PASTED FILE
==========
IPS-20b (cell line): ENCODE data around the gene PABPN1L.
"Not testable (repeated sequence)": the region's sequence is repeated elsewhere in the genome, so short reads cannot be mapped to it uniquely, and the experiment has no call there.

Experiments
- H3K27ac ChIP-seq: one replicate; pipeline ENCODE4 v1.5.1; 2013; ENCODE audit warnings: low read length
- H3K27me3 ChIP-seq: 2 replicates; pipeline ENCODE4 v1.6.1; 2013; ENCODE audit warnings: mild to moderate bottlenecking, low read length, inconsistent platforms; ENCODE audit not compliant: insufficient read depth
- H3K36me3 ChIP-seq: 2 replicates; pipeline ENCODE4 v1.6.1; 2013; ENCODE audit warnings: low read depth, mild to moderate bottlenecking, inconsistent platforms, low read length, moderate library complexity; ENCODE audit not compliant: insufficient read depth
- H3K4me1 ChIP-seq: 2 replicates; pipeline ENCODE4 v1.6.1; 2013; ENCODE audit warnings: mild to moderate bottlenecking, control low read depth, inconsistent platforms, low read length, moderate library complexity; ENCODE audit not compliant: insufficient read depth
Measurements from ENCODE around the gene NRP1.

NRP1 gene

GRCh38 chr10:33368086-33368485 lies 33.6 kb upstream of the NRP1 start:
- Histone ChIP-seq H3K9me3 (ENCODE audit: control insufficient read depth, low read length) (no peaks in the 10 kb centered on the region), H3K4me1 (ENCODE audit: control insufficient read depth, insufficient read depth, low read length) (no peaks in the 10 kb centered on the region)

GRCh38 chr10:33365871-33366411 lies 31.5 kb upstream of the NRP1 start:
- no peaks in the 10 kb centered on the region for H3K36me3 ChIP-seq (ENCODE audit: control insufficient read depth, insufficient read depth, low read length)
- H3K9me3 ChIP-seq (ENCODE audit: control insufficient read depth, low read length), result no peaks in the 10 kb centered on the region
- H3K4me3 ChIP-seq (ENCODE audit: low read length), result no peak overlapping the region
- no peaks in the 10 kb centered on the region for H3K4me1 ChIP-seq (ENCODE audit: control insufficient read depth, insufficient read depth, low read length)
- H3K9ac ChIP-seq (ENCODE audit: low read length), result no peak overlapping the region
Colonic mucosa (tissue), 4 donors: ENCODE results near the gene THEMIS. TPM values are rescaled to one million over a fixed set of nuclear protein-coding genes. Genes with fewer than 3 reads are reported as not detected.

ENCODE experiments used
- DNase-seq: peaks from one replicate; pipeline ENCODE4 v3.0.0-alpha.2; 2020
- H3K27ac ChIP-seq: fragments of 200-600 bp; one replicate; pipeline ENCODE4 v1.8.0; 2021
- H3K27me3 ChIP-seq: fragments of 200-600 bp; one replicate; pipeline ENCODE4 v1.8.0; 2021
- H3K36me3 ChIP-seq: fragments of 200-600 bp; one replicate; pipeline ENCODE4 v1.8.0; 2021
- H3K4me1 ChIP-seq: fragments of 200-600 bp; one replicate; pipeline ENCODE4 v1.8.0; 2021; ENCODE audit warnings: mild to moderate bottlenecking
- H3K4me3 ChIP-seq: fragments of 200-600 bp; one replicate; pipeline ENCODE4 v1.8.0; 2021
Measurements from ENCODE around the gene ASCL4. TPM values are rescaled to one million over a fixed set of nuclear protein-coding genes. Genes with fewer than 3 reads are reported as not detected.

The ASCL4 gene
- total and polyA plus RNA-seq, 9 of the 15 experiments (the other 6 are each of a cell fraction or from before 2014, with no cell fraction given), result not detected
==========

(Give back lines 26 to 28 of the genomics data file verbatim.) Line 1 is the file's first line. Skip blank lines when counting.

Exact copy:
Measurements from ENCODE around the gene ASCL4. TPM values are rescaled to one million over a fixed set of nuclear protein-coding genes. Genes with fewer than 3 reads are reported as not detected.

The ASCL4 gene
- total and polyA plus RNA-seq, 9 of the 15 experiments (the other 6 are each of a cell fraction or from before 2014, with no cell fraction given), result not detected